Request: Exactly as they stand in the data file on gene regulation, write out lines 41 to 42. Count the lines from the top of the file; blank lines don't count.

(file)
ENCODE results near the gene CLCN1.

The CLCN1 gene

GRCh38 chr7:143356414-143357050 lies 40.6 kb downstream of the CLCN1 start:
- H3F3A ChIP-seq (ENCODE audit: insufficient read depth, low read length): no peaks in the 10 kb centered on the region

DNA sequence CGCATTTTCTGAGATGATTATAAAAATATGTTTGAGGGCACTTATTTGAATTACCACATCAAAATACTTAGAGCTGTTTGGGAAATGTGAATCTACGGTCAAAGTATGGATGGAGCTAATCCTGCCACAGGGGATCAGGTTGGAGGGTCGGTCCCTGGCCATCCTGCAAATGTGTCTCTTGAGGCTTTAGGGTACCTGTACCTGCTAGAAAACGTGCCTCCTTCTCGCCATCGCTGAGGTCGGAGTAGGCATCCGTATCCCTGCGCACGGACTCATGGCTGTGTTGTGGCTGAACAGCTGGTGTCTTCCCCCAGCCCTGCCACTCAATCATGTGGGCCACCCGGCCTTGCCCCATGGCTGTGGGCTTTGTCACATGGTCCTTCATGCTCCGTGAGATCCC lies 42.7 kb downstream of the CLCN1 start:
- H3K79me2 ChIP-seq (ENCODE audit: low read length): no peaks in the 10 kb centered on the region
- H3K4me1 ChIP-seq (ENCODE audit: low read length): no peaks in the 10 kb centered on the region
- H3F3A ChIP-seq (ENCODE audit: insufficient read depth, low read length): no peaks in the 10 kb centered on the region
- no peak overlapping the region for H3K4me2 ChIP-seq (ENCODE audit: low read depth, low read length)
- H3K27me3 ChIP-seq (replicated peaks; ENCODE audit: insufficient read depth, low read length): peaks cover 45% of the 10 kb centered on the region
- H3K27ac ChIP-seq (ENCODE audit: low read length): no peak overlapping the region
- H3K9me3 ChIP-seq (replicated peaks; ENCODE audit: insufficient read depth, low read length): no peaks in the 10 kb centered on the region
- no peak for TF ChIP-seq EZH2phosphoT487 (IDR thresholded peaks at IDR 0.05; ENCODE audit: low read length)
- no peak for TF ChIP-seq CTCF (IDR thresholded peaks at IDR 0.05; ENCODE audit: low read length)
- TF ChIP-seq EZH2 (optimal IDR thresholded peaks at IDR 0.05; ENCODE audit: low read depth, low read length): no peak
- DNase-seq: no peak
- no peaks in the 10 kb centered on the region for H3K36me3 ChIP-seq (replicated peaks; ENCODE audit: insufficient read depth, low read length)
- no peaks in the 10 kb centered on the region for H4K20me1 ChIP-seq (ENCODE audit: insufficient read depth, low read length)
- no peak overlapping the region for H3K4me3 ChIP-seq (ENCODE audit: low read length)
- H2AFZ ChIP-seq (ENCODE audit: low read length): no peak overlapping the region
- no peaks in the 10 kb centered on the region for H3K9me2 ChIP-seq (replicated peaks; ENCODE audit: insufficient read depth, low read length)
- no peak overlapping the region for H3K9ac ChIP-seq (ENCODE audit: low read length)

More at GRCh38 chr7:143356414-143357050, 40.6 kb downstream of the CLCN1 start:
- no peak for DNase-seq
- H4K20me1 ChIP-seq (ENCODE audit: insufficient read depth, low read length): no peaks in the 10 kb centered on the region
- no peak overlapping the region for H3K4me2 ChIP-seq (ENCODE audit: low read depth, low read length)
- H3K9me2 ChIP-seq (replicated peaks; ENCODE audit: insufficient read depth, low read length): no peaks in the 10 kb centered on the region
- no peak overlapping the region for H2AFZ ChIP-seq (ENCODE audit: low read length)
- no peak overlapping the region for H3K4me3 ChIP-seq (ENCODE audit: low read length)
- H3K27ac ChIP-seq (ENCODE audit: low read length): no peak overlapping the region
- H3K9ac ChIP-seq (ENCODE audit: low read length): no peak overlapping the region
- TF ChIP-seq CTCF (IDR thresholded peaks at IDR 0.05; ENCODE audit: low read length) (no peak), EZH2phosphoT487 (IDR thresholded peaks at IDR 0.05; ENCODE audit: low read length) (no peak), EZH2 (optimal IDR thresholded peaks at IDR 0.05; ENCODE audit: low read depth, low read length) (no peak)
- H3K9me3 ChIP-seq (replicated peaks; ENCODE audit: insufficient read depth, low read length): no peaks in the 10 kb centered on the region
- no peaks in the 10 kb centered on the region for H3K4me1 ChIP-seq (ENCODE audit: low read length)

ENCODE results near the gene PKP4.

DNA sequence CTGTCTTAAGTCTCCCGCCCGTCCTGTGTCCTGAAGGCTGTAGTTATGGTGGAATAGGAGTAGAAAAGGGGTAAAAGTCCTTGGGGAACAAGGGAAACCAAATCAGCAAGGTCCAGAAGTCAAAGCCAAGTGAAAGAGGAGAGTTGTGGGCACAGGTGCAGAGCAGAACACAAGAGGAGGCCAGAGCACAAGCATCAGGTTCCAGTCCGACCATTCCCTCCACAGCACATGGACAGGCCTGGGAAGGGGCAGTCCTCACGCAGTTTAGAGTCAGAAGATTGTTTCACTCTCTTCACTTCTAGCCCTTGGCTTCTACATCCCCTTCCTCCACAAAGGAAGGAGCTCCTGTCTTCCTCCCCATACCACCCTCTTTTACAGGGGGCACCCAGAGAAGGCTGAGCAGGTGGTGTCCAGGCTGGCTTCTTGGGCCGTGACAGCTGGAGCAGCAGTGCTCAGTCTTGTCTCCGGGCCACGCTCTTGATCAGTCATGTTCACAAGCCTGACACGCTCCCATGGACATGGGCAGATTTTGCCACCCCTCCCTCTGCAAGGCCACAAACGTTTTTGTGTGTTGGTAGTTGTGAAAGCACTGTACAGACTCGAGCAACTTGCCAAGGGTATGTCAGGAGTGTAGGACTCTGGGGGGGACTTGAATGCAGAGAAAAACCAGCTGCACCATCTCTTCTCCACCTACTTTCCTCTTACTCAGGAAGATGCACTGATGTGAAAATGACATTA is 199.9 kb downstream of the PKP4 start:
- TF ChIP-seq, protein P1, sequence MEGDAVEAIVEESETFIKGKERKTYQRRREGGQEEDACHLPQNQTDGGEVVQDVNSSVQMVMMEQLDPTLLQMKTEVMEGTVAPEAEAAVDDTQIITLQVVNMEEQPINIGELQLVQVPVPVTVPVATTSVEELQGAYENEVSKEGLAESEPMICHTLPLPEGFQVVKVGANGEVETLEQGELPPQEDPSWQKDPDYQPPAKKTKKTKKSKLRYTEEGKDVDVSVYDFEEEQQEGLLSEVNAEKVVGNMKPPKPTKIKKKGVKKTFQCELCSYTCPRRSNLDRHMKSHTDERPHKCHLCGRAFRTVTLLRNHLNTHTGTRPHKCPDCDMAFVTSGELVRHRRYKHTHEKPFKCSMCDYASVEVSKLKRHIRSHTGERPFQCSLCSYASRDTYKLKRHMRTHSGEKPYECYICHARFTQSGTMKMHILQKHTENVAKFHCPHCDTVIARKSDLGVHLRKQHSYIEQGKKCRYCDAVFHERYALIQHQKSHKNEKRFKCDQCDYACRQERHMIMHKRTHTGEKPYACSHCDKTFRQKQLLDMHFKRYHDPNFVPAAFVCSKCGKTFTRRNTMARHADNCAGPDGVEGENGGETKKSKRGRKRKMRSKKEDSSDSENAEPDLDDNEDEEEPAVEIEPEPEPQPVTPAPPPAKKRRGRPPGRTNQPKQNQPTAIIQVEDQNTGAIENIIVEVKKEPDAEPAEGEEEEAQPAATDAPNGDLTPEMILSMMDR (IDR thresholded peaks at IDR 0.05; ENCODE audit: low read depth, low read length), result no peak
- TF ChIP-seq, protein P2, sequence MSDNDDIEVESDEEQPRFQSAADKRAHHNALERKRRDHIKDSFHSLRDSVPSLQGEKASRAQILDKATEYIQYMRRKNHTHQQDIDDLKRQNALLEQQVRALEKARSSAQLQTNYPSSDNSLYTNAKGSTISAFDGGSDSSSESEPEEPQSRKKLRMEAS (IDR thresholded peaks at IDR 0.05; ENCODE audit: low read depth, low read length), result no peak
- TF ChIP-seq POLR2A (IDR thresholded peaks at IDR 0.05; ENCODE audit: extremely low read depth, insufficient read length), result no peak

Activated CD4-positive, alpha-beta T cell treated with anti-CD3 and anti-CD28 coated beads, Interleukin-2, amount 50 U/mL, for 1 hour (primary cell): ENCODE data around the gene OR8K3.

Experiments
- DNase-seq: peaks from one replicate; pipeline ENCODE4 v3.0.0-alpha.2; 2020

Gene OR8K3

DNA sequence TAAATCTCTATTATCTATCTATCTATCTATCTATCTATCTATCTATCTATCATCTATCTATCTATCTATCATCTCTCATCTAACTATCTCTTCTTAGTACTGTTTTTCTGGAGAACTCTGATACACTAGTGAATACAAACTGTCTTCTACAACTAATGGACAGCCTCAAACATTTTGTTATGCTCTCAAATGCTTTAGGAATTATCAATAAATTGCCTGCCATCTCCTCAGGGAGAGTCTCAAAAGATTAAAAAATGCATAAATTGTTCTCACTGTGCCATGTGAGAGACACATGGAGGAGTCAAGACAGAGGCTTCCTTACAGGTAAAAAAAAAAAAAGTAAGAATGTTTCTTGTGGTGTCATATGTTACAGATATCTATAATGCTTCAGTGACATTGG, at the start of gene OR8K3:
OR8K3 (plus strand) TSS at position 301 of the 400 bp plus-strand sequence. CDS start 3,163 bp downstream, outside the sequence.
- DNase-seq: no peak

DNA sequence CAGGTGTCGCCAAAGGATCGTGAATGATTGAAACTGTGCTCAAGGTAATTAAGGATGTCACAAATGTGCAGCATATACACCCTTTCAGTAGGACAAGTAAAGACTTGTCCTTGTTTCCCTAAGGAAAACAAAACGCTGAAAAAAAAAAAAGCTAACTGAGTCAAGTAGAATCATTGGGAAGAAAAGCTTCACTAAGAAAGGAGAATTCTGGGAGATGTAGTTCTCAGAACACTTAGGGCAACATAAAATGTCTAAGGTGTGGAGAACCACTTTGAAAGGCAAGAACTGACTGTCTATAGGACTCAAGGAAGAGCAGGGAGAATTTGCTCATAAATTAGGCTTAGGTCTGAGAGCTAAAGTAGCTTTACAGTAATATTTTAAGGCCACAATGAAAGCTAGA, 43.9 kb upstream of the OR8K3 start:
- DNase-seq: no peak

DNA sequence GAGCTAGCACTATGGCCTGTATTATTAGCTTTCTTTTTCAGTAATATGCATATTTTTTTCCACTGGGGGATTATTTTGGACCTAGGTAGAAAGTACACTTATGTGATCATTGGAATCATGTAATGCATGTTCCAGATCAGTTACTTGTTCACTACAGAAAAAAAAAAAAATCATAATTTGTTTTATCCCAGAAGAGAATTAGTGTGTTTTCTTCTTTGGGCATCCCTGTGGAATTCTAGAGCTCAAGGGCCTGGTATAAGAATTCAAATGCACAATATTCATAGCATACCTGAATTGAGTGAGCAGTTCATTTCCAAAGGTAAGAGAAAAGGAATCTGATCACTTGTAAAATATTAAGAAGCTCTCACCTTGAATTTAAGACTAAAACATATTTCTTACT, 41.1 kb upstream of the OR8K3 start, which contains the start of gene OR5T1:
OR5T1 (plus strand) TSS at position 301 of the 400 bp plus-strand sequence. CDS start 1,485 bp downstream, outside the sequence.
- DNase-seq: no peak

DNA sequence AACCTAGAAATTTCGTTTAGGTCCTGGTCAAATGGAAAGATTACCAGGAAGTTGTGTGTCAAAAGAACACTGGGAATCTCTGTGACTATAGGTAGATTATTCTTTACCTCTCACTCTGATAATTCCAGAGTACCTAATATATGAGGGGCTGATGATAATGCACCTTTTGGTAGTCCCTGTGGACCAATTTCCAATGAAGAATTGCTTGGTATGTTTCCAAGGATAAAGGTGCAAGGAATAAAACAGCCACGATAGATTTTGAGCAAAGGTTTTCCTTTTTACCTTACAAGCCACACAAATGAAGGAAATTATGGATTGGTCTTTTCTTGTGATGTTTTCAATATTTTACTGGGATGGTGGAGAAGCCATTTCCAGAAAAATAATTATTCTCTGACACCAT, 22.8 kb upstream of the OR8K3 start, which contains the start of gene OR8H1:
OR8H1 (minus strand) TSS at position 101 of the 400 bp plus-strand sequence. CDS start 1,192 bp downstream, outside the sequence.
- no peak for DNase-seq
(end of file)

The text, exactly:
Experiments
- DNase-seq: peaks from one replicate; pipeline ENCODE4 v3.0.0-alpha.2; 2020